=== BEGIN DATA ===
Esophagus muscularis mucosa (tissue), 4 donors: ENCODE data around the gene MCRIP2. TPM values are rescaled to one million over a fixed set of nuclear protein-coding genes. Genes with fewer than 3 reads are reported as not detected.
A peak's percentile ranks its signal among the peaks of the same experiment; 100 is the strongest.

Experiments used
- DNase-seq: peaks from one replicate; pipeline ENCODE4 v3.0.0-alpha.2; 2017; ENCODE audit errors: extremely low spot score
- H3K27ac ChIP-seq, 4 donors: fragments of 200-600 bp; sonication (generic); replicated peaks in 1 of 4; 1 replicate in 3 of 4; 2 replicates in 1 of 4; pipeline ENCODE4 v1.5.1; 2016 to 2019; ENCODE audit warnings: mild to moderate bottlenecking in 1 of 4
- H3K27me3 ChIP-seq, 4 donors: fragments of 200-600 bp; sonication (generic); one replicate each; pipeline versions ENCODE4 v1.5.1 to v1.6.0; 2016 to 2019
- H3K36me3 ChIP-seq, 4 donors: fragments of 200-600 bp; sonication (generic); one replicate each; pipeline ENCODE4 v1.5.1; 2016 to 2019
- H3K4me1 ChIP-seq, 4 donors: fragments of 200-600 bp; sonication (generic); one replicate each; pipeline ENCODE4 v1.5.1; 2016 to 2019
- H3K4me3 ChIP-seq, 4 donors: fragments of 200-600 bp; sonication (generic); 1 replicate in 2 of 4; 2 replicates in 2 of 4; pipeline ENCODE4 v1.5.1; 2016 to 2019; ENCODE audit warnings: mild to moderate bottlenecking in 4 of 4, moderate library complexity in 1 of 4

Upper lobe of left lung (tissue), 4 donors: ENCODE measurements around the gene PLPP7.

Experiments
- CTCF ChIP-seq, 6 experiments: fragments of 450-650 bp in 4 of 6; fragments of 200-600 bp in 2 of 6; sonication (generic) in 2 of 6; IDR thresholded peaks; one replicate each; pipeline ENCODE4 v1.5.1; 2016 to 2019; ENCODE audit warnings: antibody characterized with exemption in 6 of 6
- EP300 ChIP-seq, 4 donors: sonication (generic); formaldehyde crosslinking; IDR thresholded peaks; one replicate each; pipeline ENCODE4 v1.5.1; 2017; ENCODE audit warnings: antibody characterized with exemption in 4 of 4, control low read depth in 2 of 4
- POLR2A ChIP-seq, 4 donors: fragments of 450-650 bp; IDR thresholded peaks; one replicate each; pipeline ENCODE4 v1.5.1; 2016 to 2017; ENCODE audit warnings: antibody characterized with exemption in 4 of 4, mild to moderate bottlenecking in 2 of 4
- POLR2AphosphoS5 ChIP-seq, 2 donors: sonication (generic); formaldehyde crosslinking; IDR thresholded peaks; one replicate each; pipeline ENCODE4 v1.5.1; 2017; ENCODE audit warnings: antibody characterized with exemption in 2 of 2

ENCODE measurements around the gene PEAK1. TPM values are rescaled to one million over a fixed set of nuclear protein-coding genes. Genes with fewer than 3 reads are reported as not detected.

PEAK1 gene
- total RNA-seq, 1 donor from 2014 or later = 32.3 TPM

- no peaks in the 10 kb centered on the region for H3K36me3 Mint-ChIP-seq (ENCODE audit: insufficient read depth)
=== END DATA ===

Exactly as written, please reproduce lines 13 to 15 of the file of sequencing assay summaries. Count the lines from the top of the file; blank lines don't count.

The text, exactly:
- EP300 ChIP-seq, 4 donors: sonication (generic); formaldehyde crosslinking; IDR thresholded peaks; one replicate each; pipeline ENCODE4 v1.5.1; 2017; ENCODE audit warnings: antibody characterized with exemption in 4 of 4, control low read depth in 2 of 4
- POLR2A ChIP-seq, 4 donors: fragments of 450-650 bp; IDR thresholded peaks; one replicate each; pipeline ENCODE4 v1.5.1; 2016 to 2017; ENCODE audit warnings: antibody characterized with exemption in 4 of 4, mild to moderate bottlenecking in 2 of 4
- POLR2AphosphoS5 ChIP-seq, 2 donors: sonication (generic); formaldehyde crosslinking; IDR thresholded peaks; one replicate each; pipeline ENCODE4 v1.5.1; 2017; ENCODE audit warnings: antibody characterized with exemption in 2 of 2